Healthy Skin in the Winter

July 24, 2019

Harsh cold winter weather and everyday stress can play havoc with our skin. Our once plump, radiant and hydrated skin takes on a dull, crepy and often compromised appearance.

The focus for skin in the winter is to hydrate and heal both internally and externally. At any time of the year, a compromised lipid barrier can create dry, irritated skin. When the cool, dry weather arrives, dry skin becomes far more irritated, red, rough and dry. Those people with naturally dry skin lack a strong lipid barrier, which leads to dehydration and water loss. This means these people do not have enough lipids to maintain optimal skin health. To understand why treating the skin effectively with a depleted lipid barrier, it is important to understand what the lipids do within the skin. Lipids can be compared to the “mortar” between the skin’s “bricks”, or corneocytes. Our outer most layer of skin, the stratum corneum, is where the lipid barrier is found. It is the skin’s first line of defence against external and internal factors that can affect skin dryness. To help prevent excess water loss and to protect against the assault of UV radiation, heat, cold and environmental irritants, a very strong lipid barrier is paramount. Visually, a compromised lipid barrier will result in the skin appearing flaky, dry, dull, and having fine dehydration lines. This then means the skin is more susceptible to environmental assault and signs of premature ageing. Besides a low natural oil balance in the skin, creating a compromised lipid barrier, there are other factors affecting this.

One of the main causes is environmental winter conditions with low humidity and temperature – we then tend to turn up the heating inside and have our showers hotter, which will increase the dryness. Other factors may be using the incorrect homecare, over-exfoliating of the face and body skin, dietary changes such as reducing the fat content in our diet, ageing and hormonal changes, UV exposure, stress and some diseases. To build up our natural lipid barrier internally, we can address dietary requirements. This may include the addition of avocado, wild salmon, more water (when the heat dissipates so does our water consumption), fruit (such as berries, grapefruit and bananas) and vegetables (such as cucumber and squash which is an excellent source of beta carotene).

This winter, we can build a healthy, glowing skin with the external application of products rich in plant oils, ceramides and essential fatty acids. We can also look to orange peel oil (a natural source of Vitamin C and is helpful for sensitive or irritated skin), clove (used for detoxification and to stimulate the circulatory system), turmeric (one of the most powerful antioxidants from nature and protects from environmental damaging elements), cinnamon (stimulates, is antibacterial, antifungal and is a powerful antioxidant), paprika (revitalizes and oxygenates), arctic cranberry (contains phytochemicals such as vitamin B6, benzoic acid, lutein and proanthocyanidins, which are responsible for the fruit’s high anti-inflammatory and antioxidant content), bergamot (is a balancing oil providing toning properties), white ginger(stimulates the circulation and aids in combatting skin disease) and black spruce (provides purifying and cleansing properties).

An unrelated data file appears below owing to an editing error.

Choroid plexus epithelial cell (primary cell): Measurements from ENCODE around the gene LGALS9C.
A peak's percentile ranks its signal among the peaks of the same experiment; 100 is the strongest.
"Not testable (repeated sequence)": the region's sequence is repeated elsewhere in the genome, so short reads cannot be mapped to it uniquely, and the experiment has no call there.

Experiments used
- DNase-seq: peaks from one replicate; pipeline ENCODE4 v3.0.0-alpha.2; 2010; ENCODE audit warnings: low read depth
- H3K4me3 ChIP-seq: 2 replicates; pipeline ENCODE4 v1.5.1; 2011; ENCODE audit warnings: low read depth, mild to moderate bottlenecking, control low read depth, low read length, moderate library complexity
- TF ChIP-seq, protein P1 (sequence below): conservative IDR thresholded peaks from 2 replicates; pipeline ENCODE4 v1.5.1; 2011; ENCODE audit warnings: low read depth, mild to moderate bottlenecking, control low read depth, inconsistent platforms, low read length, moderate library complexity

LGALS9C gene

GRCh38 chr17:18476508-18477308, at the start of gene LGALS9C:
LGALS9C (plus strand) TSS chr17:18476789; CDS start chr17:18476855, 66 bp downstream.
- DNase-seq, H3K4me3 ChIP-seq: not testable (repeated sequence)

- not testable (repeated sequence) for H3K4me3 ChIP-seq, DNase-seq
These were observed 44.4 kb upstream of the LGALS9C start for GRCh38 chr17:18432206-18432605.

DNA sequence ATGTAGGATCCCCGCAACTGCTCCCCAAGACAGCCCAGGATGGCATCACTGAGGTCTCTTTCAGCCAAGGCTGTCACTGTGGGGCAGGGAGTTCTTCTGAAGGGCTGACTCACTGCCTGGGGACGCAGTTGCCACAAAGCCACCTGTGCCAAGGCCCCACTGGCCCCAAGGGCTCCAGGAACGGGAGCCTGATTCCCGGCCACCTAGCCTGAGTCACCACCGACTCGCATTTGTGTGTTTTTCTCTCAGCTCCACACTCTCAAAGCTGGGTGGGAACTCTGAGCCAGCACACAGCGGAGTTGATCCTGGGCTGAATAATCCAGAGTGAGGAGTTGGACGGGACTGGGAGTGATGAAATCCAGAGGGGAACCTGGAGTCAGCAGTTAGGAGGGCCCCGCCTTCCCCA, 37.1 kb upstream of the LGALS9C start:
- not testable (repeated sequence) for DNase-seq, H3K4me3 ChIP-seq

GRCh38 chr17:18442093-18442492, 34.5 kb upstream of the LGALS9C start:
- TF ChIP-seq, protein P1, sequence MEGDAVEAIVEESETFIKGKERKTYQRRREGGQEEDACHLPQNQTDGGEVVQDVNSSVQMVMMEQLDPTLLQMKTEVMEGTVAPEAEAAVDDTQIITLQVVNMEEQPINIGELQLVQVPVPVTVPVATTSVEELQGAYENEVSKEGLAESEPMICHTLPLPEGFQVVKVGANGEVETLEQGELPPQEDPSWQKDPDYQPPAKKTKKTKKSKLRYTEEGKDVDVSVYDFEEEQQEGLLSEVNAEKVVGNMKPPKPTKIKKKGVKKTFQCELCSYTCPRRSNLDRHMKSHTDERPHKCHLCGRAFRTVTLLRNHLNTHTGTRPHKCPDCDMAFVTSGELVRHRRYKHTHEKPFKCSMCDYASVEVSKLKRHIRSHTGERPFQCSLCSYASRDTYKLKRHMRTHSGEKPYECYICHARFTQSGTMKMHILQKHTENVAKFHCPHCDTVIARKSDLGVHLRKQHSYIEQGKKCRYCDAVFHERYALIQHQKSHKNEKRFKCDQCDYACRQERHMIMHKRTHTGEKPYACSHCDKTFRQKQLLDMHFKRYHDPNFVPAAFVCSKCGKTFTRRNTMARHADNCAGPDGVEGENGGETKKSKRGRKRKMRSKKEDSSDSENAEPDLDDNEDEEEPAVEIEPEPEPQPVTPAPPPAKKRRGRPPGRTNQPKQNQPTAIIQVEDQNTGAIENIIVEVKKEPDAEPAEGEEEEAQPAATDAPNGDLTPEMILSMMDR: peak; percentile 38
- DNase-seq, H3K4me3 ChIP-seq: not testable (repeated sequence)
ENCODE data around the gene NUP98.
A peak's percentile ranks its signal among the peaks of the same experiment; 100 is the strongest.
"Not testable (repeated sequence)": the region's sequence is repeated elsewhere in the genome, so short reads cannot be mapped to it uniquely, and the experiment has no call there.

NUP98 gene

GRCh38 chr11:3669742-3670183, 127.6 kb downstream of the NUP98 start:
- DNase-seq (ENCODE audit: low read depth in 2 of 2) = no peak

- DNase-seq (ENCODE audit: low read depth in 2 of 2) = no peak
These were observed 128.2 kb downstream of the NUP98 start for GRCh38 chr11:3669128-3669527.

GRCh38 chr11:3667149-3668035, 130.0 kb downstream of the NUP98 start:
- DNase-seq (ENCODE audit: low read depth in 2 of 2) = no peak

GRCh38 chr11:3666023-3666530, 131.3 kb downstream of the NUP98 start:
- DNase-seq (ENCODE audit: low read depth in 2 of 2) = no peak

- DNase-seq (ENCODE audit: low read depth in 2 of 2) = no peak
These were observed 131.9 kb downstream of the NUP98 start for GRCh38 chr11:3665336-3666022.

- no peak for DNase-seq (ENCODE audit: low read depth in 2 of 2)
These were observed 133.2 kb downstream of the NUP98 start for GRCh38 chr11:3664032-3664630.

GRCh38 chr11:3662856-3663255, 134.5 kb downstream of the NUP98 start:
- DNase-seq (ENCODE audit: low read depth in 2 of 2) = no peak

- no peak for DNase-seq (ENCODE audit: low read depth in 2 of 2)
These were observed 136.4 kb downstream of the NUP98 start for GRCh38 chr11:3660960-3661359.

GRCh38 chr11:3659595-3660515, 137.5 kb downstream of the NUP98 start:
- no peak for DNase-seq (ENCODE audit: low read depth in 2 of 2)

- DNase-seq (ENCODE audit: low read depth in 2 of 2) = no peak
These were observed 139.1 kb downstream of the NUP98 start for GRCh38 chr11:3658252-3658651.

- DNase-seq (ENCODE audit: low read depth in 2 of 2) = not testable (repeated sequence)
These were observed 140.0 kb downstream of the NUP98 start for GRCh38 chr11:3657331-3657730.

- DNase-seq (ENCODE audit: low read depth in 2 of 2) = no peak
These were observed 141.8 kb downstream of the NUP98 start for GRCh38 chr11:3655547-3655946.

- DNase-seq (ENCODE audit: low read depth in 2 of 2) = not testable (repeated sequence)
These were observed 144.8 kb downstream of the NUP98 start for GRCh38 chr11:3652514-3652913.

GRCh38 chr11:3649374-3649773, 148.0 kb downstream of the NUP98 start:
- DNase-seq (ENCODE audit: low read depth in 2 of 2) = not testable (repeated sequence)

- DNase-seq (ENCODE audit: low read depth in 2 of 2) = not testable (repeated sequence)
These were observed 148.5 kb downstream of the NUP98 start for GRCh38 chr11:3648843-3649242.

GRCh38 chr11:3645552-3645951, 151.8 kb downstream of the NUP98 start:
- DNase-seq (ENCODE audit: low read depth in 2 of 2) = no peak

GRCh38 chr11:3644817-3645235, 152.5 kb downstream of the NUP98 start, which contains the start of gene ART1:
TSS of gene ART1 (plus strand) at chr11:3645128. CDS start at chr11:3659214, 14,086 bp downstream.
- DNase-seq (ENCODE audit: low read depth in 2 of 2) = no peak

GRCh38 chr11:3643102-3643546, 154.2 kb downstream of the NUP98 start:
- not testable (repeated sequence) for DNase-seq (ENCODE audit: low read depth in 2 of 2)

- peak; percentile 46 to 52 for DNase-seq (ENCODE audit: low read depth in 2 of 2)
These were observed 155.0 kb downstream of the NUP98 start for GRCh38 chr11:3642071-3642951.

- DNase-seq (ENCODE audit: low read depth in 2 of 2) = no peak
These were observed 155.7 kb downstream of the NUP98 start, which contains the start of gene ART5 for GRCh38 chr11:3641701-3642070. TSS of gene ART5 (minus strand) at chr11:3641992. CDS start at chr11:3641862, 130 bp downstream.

This winter make it one of your goals to maintain a healthy lipid barrier, good internal and external hydration and a healthy circulatory system. In the cold, dry months, we can achieve this and will not only feel better on the inside but our largest organ, our skin on the outside, will take on the appearance of health and vitality.

What are the needs of dry skin? For all the complex factors that can influence dry skin and lipid barrier recovery, the solution is relatively simple: focus your skincare regimen around products that nourish your lipid barrier. Be on the look out for products that are high in plant-oils and contain ingredients like ceramides, fatty acids (e.g., Stearic Acid, Palmitic Acid, Myristic Acid), and sterols.  

 

 

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